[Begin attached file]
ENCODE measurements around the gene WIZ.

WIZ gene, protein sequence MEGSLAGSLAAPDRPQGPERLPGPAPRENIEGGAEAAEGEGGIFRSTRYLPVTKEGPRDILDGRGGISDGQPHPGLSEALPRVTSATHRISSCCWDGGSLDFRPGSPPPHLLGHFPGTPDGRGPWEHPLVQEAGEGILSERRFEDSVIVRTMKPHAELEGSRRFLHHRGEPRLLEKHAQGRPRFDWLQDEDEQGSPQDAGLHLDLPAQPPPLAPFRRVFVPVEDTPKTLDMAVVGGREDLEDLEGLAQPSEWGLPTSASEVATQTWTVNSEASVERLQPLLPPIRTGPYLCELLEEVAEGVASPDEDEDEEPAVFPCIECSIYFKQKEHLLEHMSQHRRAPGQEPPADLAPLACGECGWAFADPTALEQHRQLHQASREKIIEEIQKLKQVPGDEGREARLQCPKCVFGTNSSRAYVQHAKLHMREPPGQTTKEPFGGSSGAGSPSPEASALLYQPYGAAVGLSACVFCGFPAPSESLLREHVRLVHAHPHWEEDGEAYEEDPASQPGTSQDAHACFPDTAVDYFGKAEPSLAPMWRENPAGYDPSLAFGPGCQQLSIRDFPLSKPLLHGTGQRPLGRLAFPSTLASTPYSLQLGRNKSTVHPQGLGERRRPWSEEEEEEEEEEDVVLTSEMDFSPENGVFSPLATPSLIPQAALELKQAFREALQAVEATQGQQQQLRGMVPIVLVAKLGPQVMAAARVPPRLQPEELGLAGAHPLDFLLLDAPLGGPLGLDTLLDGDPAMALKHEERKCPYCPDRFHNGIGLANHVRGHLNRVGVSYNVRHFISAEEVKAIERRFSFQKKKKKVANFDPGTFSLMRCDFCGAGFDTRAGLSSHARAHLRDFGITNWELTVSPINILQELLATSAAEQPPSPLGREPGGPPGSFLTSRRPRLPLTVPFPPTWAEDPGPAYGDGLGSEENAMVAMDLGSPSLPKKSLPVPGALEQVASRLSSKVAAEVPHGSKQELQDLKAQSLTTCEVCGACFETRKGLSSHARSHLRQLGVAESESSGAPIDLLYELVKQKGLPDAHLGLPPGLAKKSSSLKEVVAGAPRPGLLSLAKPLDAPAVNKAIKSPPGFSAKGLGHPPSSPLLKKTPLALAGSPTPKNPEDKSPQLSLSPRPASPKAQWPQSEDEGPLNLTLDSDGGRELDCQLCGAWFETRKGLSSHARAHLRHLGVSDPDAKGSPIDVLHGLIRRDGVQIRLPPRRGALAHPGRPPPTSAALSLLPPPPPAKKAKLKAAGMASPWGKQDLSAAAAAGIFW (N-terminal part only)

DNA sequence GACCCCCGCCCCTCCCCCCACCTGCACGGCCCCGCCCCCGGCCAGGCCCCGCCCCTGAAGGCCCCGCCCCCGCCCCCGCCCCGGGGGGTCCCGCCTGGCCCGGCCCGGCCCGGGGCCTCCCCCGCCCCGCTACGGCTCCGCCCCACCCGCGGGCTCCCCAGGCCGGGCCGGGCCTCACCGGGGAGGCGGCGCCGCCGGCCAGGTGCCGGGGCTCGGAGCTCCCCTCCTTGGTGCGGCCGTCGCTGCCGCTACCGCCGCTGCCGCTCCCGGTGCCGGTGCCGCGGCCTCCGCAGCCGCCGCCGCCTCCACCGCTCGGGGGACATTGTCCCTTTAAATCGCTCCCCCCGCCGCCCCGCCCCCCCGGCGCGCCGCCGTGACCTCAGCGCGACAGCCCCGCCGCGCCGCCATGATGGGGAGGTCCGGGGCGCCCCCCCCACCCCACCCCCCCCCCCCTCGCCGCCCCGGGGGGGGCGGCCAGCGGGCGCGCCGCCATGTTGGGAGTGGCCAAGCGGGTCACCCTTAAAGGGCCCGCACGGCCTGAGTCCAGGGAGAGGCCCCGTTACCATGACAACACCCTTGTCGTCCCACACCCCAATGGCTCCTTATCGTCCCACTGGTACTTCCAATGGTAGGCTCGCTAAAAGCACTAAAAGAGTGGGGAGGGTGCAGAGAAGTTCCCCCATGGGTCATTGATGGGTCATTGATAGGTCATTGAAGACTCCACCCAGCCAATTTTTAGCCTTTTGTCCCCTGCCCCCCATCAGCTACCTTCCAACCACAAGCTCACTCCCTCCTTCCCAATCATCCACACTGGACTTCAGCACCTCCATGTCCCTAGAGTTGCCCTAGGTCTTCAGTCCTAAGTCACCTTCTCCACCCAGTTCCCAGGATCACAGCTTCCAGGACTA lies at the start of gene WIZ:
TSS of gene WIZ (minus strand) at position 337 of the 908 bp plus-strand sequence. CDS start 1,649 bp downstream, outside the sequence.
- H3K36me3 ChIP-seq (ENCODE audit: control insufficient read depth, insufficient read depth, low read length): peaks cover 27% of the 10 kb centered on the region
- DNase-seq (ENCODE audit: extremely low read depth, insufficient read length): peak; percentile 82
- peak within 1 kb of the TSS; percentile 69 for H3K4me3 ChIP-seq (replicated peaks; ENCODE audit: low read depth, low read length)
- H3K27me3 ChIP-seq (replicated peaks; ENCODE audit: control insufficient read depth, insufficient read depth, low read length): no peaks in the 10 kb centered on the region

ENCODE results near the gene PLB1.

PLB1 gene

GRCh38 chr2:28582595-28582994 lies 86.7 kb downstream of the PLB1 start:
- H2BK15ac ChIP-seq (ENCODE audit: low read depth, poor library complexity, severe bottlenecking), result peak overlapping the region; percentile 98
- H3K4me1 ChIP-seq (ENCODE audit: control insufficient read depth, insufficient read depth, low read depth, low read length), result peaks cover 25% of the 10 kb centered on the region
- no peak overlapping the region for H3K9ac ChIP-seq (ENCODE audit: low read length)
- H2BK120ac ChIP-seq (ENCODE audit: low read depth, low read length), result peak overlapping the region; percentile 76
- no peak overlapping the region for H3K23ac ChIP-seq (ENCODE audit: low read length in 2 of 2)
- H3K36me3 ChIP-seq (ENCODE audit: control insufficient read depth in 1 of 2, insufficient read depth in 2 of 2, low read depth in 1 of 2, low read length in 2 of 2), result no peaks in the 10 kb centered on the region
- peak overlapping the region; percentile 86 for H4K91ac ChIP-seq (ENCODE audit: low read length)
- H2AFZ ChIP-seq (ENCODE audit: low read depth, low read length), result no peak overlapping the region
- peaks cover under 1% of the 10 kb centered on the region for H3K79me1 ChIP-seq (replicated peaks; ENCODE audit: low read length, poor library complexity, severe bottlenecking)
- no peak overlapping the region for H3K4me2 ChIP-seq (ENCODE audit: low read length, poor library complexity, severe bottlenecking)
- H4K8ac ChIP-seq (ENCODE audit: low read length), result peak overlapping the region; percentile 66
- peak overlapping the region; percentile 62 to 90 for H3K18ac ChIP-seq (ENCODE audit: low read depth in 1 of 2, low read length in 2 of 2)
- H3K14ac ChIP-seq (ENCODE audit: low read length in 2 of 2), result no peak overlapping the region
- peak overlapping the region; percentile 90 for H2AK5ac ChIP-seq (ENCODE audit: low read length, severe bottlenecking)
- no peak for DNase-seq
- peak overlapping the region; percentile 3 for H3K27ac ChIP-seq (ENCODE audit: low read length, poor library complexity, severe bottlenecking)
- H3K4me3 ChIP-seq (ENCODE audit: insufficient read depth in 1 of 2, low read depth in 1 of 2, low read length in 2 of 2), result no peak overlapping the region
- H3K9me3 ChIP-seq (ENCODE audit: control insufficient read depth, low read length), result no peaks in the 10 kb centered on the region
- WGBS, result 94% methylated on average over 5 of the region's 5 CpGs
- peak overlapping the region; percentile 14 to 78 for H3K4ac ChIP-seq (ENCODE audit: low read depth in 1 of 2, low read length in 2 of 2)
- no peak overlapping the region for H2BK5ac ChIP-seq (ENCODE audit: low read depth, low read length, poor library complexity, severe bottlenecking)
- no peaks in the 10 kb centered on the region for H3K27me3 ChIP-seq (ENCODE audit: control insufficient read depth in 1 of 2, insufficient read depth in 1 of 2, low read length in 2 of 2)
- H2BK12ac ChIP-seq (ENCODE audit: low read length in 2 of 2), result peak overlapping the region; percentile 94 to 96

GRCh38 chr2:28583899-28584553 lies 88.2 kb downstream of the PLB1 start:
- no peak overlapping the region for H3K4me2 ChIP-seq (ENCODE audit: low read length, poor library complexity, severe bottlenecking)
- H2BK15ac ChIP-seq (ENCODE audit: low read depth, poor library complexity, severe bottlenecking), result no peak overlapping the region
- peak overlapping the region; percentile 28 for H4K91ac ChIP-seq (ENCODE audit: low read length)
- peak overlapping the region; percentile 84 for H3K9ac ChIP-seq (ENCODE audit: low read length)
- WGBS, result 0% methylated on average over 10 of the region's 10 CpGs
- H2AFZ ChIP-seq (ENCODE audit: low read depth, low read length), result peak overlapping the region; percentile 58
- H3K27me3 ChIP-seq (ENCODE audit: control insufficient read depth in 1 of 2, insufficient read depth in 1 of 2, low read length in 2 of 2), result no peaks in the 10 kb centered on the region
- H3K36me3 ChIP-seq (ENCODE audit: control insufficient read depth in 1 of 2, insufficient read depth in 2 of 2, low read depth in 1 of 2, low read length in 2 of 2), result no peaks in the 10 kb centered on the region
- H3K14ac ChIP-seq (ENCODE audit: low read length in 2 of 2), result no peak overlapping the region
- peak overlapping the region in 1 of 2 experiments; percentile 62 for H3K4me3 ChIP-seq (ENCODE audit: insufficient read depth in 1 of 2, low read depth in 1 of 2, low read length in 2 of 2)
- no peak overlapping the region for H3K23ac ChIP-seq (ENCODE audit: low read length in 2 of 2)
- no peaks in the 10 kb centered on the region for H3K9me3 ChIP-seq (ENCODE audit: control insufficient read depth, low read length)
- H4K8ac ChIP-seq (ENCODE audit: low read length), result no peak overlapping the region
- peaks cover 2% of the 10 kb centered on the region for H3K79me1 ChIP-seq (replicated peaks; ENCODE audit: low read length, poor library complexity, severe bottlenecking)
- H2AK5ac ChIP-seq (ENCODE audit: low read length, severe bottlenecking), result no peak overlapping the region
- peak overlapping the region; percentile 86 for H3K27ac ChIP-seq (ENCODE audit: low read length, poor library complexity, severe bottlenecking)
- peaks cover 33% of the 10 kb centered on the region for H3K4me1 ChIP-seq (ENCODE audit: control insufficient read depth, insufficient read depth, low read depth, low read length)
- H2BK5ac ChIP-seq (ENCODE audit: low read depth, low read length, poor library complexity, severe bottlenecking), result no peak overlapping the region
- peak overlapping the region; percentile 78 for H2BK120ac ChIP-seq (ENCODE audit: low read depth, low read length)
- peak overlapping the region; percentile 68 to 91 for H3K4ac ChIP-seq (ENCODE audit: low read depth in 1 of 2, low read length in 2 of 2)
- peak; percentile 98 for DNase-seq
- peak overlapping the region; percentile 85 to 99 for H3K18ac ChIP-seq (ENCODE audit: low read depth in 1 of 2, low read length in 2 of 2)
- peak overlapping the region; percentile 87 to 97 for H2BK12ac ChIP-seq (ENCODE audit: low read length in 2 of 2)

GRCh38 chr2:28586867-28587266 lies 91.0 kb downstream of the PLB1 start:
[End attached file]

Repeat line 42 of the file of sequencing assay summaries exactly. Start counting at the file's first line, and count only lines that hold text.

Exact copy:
- H3K27me3 ChIP-seq (ENCODE audit: control insufficient read depth in 1 of 2, insufficient read depth in 1 of 2, low read length in 2 of 2), result no peaks in the 10 kb centered on the region